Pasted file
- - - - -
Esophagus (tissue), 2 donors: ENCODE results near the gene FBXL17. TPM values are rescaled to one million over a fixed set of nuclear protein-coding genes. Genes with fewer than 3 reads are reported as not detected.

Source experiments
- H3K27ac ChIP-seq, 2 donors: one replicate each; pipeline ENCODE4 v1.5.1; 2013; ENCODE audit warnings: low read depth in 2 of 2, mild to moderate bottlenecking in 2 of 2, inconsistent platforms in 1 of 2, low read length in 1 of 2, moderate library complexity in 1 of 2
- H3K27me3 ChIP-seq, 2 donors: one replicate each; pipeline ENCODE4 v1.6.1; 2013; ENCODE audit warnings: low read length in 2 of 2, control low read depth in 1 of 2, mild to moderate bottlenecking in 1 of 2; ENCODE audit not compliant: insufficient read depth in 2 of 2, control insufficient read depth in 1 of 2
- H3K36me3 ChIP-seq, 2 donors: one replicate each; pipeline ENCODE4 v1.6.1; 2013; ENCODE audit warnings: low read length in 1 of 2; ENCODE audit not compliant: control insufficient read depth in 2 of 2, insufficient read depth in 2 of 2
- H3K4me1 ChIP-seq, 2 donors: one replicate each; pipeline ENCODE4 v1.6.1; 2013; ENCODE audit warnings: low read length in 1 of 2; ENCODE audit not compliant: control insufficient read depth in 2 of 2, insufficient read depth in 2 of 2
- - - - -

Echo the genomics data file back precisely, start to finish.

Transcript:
Esophagus (tissue), 2 donors: ENCODE results near the gene FBXL17. TPM values are rescaled to one million over a fixed set of nuclear protein-coding genes. Genes with fewer than 3 reads are reported as not detected.

Source experiments
- H3K27ac ChIP-seq, 2 donors: one replicate each; pipeline ENCODE4 v1.5.1; 2013; ENCODE audit warnings: low read depth in 2 of 2, mild to moderate bottlenecking in 2 of 2, inconsistent platforms in 1 of 2, low read length in 1 of 2, moderate library complexity in 1 of 2
- H3K27me3 ChIP-seq, 2 donors: one replicate each; pipeline ENCODE4 v1.6.1; 2013; ENCODE audit warnings: low read length in 2 of 2, control low read depth in 1 of 2, mild to moderate bottlenecking in 1 of 2; ENCODE audit not compliant: insufficient read depth in 2 of 2, control insufficient read depth in 1 of 2
- H3K36me3 ChIP-seq, 2 donors: one replicate each; pipeline ENCODE4 v1.6.1; 2013; ENCODE audit warnings: low read length in 1 of 2; ENCODE audit not compliant: control insufficient read depth in 2 of 2, insufficient read depth in 2 of 2
- H3K4me1 ChIP-seq, 2 donors: one replicate each; pipeline ENCODE4 v1.6.1; 2013; ENCODE audit warnings: low read length in 1 of 2; ENCODE audit not compliant: control insufficient read depth in 2 of 2, insufficient read depth in 2 of 2